Offshore Construction Law and Practice
A The obligation to complete on time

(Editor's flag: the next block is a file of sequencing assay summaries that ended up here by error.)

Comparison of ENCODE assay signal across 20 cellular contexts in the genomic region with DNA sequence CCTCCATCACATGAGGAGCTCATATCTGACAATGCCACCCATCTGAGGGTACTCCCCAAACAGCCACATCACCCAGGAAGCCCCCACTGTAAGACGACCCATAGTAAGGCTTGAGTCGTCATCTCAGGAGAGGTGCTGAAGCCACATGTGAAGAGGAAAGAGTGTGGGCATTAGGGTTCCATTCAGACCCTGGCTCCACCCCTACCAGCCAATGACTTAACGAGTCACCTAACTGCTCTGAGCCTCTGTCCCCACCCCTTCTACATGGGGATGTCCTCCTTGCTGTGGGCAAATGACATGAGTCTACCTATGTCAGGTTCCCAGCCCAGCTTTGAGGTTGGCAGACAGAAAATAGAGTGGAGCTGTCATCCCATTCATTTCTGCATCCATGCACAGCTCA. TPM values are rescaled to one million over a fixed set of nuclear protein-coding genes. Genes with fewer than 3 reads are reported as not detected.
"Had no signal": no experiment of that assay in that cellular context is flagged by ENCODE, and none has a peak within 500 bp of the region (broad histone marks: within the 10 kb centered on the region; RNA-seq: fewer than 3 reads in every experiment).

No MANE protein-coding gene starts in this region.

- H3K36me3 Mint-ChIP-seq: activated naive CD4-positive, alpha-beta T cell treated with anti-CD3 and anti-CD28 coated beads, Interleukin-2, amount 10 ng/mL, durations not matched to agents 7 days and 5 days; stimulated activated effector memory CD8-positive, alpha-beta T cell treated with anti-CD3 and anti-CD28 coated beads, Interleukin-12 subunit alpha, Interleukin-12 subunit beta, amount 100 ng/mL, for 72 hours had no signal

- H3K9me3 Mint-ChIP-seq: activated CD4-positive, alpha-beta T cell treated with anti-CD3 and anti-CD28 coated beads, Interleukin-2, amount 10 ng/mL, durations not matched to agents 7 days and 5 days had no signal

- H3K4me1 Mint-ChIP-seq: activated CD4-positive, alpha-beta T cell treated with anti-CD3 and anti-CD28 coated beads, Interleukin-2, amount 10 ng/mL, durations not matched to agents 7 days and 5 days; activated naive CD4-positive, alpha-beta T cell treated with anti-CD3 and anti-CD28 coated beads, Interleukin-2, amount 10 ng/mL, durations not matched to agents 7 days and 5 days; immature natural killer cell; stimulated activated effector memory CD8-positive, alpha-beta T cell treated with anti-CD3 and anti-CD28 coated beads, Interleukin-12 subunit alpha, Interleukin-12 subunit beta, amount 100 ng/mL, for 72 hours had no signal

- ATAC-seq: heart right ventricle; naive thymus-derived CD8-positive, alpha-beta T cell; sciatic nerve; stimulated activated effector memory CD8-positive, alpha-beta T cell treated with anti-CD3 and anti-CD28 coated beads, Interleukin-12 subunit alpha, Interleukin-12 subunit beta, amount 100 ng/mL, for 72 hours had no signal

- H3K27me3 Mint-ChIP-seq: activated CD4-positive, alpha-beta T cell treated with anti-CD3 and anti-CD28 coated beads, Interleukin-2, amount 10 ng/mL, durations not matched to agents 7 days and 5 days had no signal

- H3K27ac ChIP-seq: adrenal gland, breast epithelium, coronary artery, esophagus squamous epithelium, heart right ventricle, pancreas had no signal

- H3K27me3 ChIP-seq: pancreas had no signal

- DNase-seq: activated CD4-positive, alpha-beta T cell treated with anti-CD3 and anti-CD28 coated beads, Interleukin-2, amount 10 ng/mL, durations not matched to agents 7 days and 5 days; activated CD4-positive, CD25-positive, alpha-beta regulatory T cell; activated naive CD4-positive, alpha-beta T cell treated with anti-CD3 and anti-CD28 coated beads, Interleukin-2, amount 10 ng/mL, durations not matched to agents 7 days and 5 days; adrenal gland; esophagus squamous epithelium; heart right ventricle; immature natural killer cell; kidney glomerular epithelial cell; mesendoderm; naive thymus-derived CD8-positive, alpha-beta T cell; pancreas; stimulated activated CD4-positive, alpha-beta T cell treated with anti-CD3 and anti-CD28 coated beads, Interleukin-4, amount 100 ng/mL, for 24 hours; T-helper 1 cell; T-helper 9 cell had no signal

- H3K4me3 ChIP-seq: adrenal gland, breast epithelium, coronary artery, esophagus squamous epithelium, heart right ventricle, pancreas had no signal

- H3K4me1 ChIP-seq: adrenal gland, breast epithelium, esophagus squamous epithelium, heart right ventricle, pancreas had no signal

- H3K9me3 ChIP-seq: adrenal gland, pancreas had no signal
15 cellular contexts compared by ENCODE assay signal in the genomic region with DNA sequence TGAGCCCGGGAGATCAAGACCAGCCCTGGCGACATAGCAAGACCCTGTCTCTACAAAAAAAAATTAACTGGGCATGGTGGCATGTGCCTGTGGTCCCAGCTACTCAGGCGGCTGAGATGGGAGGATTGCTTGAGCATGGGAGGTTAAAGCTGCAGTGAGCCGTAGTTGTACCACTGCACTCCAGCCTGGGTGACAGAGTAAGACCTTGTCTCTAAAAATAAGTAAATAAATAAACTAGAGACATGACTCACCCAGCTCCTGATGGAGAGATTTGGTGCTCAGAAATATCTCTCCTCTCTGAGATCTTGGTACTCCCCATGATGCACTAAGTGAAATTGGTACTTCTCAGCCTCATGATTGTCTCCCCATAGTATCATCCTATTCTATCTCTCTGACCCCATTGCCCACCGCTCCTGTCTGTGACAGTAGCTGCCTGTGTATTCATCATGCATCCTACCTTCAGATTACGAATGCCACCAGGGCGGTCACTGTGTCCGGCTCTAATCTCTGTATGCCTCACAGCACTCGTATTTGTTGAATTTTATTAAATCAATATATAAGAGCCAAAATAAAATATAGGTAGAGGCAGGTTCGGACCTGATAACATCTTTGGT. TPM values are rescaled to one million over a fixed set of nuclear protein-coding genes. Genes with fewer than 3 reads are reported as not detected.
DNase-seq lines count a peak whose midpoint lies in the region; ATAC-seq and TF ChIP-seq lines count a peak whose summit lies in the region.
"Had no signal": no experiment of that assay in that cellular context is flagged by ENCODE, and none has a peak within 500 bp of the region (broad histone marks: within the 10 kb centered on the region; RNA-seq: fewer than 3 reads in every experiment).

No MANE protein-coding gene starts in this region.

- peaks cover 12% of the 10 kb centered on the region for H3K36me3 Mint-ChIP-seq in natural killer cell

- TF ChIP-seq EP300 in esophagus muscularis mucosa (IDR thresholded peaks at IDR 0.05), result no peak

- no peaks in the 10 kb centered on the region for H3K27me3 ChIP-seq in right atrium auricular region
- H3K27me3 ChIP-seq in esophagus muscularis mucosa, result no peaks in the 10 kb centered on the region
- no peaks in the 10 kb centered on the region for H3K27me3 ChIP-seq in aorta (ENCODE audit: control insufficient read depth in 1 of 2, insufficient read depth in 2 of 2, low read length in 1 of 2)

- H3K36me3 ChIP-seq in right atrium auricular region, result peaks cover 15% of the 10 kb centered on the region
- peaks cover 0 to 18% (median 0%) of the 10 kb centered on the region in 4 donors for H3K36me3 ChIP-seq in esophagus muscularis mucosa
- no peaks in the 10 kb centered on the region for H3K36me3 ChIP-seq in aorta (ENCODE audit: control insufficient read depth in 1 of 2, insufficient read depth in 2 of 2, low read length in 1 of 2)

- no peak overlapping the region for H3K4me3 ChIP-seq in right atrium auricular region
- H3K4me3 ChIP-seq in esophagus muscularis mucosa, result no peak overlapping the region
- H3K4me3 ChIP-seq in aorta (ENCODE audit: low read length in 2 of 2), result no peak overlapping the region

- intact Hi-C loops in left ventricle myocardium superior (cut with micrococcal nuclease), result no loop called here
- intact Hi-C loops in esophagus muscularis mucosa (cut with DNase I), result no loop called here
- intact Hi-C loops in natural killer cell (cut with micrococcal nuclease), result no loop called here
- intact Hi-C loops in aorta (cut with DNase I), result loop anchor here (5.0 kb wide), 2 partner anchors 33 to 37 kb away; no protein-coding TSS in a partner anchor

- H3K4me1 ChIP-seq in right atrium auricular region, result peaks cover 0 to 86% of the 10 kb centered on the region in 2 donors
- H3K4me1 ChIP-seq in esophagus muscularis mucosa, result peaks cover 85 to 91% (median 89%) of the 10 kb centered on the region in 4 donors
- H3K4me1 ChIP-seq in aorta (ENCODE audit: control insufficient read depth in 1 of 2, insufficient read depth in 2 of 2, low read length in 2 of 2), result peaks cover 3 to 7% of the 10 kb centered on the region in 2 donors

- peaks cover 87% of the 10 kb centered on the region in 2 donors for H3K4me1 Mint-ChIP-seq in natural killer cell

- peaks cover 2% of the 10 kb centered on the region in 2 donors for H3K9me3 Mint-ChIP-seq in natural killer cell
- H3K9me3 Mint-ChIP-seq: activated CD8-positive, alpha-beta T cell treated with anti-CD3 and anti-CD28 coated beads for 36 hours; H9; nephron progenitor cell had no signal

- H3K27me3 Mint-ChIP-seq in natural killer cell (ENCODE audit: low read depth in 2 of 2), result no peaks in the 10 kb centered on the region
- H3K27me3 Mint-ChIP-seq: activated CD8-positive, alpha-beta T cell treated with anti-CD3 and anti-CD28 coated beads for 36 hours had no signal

8.1 It is conventional in a typical EPIC contract based on lump sum turnkey terms that the Contractor should commit to completion of the work and delivery of the facility to the Company, by a specified date, either ‘ex works’ or at the intended location of operations. If the Contractor fails to achieve successful completion of tests and other conditions of acceptance by that date, the Contractor is in breach. The consequence of such breach is usually the obligation to pay liquidated damages for each day of delay, as we explain in paragraph 8.11 onwards. Therefore, identifying that date with precision is essential. Initially it may be a fixed date, albeit subject to adjustment to take account of subsequent events. Naturally, identifying the new date with precision is equally essential, but often difficult. The new date is usually calculated by adding what may be described as a period of ‘permissible delay’ or an extension of time, to the previous date. Disputes over what this extension should be are routine and often problematic. This is explained in more detail in Chapter 6. If the delay is caused by events for which the Company is responsible, the Contractor may seek not just an extension of time (in essence, an exclusion of its liability to compensate the Company for delay) but also to recover additional costs the Contractor might have incurred as a consequence of Company-caused delay. We explain this in more detail in Section C. In Appendix B, we discuss Project Controls activities during the execution of a project and how these can affect claims for delay, prolongation and additional costs.
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